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This document specifies general requirements and recommendations for the design and assessment of bottom-founded (fixed) and buoyant (floating) offshore structures. This document is applicable for all phases of the life of the structure, including: — successive stages of construction (i.e. fabrication, transportation, and installation), — service in-place, both during design life and during any life extensions, and — decommissioning, and removal. This document contains general requirements and recommendations for both the design of new build structures and for the structural integrity management and assessment of existing structures. This document does not apply to subsea and riser systems or pipeline systems.

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This document provides requirements and guidance for the structural design and/or assessment of floating offshore platforms used by the petroleum and natural gas industries to support the following functions: — production; — storage and/or offloading; — drilling and production; — production, storage and offloading; — drilling, production, storage and offloading. NOTE 1 Floating offshore platforms are often referred to using a variety of abbreviations, e.g. FPS, FSU, FPSO (see Clauses 3 and 4), in accordance with their intended mission. NOTE 2 In this document, the term "floating structure", sometimes shortened to "structure", is used as a generic term to indicate the structural systems of any member of the classes of platforms defined above. NOTE 3 In some cases, floating platforms are designated as "early production platforms". This term relates merely to an asset development strategy. For the purposes of this document, the term "production" includes "early production". This document is not applicable to the structural systems of mobile offshore units (MOUs). These include, among others, the following: — floating structures intended primarily to perform drilling and/or well intervention operations (often referred to as MODUs), even when used for extended well test operations; — floating structures used for offshore construction operations (e.g. crane barges or pipelay barges), for temporary or permanent offshore living quarters (floatels), or for transport of equipment or products (e.g. transportation barges, cargo barges), for which structures reference is made to relevant recognized classification society (RCS) rules. This document is applicable to all possible life-cycle stages of the structures defined above, such as: — design, construction and installation of new structures, including requirements for inspection, integrity management and future removal, — structural integrity management covering inspection and assessment of structures in-service, and — conversion of structures for different use (e.g. a tanker converted to a production platform) or re‑use at different locations. The following types of floating structure are explicitly considered within the context of this document: a) ship-shaped structures and barges; b) semi-submersibles; c) spars; d) shallow-draught cylindrical structures. In addition to the structural types listed above, this document covers other floating platforms intended to perform the above functions, consisting of partially submerged buoyant hulls made up of any combination of plated and space frame components. These other structures can have a great range of variability in geometry and structural forms (e.g. tension leg platforms) and, therefore, can be only partly covered by the requirements of this document. In other cases, specific requirements stated in this document can be found not to apply to all or part of a structure under consideration. NOTE 4 Requirements for topsides structures are presented in ISO 19901-3. In the above cases, conformity with this document requires the design to be based upon its underpinning principles and to achieve a level of safety equivalent, or superior, to the level implicit in it. NOTE 5 The speed of evolution of offshore technology often far exceeds the pace at which the industry achieves substantial agreement on innovation in structural concepts, structural shapes or forms, structural components and associated analysis and design practices, which are continuously refined and enhanced. On the other hand, International Standards can only capture explicit industry consensus, which requires maturation and acceptance of new ideas. Consequently, advanced structural concepts can, in some cases, only be partly covered by the requirements of this document. This document is applicable to steel floating structures. The principles documented herein are, however, considered to be generally applicable to structures fabricated in materials other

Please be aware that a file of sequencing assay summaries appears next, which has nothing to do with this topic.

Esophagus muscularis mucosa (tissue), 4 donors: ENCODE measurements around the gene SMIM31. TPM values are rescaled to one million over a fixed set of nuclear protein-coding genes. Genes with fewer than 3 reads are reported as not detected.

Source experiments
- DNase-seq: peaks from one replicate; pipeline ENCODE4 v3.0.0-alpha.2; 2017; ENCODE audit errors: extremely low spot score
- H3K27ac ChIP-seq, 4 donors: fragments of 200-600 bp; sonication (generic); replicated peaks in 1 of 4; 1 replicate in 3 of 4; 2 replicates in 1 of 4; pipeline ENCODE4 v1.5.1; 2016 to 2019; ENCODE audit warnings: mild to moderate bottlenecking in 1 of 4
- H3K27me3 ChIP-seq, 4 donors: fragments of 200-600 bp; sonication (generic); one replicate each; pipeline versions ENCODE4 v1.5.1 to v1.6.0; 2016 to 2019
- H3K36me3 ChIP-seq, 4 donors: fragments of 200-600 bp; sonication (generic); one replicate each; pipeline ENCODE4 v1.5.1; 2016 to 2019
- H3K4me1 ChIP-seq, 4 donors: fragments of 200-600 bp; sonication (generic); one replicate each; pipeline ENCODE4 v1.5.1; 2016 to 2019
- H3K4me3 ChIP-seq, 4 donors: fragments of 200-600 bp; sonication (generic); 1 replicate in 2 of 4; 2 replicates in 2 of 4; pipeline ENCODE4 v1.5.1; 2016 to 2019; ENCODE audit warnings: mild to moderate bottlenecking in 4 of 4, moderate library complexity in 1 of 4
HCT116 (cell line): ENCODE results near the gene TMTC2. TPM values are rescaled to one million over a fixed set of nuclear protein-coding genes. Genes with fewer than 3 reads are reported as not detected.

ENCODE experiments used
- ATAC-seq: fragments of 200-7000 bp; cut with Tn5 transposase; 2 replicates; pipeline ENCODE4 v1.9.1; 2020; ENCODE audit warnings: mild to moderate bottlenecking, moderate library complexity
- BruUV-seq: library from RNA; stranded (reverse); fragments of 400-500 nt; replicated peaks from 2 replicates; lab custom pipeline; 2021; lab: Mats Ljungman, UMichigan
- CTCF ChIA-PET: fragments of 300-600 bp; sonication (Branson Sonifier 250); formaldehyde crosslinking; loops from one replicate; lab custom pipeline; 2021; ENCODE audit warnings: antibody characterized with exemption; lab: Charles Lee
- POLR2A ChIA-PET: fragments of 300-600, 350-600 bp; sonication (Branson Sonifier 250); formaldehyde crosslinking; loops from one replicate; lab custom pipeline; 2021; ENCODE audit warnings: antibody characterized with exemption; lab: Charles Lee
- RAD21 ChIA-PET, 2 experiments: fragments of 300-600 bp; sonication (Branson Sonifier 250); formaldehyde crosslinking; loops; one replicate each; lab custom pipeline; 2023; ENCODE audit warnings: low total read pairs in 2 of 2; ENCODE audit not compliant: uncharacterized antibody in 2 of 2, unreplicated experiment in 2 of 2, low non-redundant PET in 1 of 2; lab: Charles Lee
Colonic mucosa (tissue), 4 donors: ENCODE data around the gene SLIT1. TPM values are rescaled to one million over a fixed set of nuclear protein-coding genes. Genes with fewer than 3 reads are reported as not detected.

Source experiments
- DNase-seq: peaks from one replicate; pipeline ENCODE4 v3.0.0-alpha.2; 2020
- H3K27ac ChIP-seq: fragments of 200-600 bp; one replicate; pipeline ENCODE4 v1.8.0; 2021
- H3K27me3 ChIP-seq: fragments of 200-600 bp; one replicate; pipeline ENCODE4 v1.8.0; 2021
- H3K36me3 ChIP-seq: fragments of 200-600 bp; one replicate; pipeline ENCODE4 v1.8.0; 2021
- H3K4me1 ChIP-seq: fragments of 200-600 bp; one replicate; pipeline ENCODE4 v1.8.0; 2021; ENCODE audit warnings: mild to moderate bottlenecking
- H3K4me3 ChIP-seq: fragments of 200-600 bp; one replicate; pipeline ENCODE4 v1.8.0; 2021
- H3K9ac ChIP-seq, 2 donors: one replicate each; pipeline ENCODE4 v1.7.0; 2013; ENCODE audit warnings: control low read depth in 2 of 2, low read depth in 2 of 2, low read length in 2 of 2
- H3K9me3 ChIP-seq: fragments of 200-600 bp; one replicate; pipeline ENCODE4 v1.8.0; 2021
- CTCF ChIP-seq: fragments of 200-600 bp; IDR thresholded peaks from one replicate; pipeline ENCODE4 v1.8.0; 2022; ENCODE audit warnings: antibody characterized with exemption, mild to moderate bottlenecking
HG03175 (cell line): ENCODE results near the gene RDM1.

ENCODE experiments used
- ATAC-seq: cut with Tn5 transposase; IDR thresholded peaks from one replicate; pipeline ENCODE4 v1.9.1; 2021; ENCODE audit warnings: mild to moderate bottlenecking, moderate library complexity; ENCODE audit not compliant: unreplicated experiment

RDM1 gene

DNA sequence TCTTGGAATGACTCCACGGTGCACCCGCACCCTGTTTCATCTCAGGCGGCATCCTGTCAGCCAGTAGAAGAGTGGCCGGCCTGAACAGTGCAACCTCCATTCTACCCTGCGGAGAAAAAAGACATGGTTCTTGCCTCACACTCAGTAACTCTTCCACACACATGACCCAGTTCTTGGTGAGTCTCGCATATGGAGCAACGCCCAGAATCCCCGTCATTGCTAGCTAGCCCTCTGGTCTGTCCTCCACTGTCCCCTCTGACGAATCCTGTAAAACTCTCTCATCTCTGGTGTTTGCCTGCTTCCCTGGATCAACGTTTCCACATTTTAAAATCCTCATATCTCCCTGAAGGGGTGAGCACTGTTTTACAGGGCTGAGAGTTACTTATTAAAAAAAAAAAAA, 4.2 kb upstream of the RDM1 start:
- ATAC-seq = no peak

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This document specifies requirements for the design, manufacture and marking of offshore containers with a maximum gross mass not exceeding 25 000 kg, intended for repeated use to, from and between offshore installations and ships. This document specifies only transport-related requirements.

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This document specifies requirements for lifting sets for use with containers in offshore service, including technical requirements, marking and statements of conformity for single and multi-leg slings, including chain slings and wire rope slings.